Do you want to live the high life? It may seem like a daft question, particularly from a financial planner, but perhaps it is worth pondering a little longer. Most people’s instinctive reaction is to have more, not less. However in Britain we have an uneasy relationship with wealth. On the one hand we often celebrate the underdog and their success, yet quickly turn to mock error and flaw. I’m generalising of course and not speaking for everyone, perhaps anyone…(other than the British media) but I think that there is a phenomena within British media that quickly moves from praise to envy to criticism.
Any assessment of those that have significant fame and fortune will quickly reveal some common threads – feelings of isolation, mistrust and increased anxiety. The greater the wealth, the higher the gates. This isn’t particularly unique to Britain, as the story itself reveals.
We now have a new Government, which about 1 in 3 people voted for. I have clients with a wide range of views and am not about to make the mistake of upsetting anyone (I hope). We live in a democracy, an imperfect one, but a democracy never-the-less. It is tempting to reduce political ideology to a few descriptive words or even a single word. Compassion is one that has been mentioned of late.
So it is timely that an old musical returns to London at The Old Vic – High Society. You will recall the lead character (Tracy Lord) played in the 1956 film by Grace Kelly, is about to marry a man she doesn’t really love, she lost her true love (Dexter) and previous husband to alcoholism. Now reformed, he returns on the eve of his ex-wife’s marriage and we witness the warm charms, joys and dysfuntion of the Lord family and its desire to protect its own reputation (understandably) from the prying eyes of Mike Connor and Liz Imbrie who are reluctant undercover reporters caught in jobs to earn a living rather than following their passions of writing and photography. One might say that a lack of passion is the missing ingredient that all seek to fill through other means, yet it is a lack of compassion that prevents understanding one another, or indeed self. A sobering thought and one posed to Tracy.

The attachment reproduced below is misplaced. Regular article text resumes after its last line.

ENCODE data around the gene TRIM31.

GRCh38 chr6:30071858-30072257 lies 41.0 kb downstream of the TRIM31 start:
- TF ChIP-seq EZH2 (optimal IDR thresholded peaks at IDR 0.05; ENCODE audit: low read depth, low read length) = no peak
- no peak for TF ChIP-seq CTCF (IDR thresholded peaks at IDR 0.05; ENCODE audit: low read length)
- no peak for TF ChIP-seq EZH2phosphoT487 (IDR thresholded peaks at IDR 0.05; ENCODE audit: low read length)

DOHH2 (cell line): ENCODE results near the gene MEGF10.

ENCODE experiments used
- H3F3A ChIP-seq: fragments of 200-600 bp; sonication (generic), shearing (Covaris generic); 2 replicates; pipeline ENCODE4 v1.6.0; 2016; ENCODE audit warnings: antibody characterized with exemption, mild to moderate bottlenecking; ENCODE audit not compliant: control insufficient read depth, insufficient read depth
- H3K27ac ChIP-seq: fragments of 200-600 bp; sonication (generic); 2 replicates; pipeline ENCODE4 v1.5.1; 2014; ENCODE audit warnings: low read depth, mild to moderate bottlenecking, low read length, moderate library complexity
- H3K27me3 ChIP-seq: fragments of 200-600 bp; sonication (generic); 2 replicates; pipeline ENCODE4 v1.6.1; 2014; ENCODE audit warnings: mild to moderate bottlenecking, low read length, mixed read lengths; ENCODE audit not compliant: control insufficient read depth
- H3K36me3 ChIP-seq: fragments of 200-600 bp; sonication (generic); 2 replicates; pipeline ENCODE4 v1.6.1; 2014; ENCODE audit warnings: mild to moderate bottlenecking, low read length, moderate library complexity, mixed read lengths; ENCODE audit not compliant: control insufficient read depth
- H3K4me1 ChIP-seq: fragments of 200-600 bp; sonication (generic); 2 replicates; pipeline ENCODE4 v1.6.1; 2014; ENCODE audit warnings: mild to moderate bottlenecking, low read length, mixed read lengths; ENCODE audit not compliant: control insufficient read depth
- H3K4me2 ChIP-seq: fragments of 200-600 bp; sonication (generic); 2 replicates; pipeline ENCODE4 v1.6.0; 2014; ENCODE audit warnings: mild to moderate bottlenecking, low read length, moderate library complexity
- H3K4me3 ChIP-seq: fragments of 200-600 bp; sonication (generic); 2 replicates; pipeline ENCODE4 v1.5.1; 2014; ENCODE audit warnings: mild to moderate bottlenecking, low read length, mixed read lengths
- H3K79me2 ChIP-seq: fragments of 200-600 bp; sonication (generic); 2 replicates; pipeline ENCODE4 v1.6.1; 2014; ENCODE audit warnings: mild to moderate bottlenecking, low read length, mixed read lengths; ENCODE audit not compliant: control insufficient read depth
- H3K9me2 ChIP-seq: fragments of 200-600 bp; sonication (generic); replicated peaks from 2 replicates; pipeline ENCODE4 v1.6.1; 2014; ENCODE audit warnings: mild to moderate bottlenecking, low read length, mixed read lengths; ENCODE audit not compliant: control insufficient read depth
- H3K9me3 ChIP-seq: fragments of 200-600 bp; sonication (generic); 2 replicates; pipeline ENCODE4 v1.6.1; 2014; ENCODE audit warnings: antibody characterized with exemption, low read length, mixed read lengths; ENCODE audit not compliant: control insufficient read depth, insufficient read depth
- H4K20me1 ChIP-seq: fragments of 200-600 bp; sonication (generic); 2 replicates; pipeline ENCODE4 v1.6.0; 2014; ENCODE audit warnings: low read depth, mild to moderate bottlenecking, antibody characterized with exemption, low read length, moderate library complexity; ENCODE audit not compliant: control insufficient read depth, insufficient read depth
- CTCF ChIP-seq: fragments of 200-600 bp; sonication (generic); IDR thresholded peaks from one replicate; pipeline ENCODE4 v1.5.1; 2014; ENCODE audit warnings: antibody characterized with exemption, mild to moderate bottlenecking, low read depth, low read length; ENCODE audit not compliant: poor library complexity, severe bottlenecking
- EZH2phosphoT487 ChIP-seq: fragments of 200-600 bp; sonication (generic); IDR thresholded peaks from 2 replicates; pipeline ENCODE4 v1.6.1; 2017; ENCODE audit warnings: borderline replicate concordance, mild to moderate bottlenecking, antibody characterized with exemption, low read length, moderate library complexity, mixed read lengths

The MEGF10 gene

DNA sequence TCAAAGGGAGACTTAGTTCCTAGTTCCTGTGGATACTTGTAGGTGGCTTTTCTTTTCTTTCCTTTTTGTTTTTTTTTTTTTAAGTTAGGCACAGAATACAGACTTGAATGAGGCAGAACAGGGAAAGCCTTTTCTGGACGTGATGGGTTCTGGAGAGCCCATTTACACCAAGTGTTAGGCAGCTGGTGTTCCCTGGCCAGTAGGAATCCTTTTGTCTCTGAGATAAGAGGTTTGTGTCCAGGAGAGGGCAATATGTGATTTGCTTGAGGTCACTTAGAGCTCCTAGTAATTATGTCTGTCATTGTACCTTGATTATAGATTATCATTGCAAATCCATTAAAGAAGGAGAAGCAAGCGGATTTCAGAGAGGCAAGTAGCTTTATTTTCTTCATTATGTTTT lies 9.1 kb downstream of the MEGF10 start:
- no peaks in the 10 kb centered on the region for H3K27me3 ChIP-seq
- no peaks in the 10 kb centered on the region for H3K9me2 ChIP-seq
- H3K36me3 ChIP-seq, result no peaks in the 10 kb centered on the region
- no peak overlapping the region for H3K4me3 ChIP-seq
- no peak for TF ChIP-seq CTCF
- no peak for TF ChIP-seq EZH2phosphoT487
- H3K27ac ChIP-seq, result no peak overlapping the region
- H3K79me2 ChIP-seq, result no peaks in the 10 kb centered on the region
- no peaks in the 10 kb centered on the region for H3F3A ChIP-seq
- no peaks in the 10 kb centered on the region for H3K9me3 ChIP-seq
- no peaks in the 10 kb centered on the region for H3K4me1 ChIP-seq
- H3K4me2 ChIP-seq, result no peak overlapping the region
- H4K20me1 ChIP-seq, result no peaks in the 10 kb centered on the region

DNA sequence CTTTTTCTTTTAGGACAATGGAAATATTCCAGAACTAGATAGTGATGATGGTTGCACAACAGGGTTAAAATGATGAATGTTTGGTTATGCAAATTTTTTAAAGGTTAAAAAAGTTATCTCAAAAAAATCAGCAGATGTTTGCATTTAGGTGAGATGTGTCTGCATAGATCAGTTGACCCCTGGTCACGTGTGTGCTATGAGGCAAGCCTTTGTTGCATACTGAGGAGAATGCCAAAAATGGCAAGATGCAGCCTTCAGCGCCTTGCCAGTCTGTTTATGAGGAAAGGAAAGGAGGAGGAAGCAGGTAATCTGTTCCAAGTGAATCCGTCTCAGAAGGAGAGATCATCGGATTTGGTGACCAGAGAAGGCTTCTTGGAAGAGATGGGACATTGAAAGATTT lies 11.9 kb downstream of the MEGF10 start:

Timed to Perfection?
The revised musical now resides at The Old Vic. Tickets are hard to come by which merely confirms the experience of some memorable melodies from Cole Porter and some very energetic, amazingly precise choreography and direction under the eye of Maria Friedman. The theatre is now in the round and Tom Pye makes quite brilliant use of a very small space with an impressive set. There are some remarkable performances, notably from Barbara Flynn, newcomer Ellie Bamber, Jamie Parker and Annabel Scholey. It is difficult for anyone to follow roles established by Frank Sinatra, Bing Crosby (Rupert Young) and Grace Kelly (Kate Fleetwood) which I imagine is an unenviable task for actors. Watch out too for Joe Stilgoe, clearly a “chip off the old block” in a role that will remind audiences of the great Richard Stilgoe, his father.
Time to Dazzle and Reflect
The show runs until 22nd August and watch out for a couple of dates, when audience are being encouraged to dress up appropriately (wedding attire I assume – though hats aren’t great in an auditorium). Being “in the round”, this enables some of the audience to be pretty “up close and personal” at the stage edge and whilst you may find yourself singing along to “Who wants to be a Millionaire” and “You’re Sensational” enjoying a thorougly entertaining evening, perhaps deeper reflections on the trappings of wealth without compassion may begin to stir.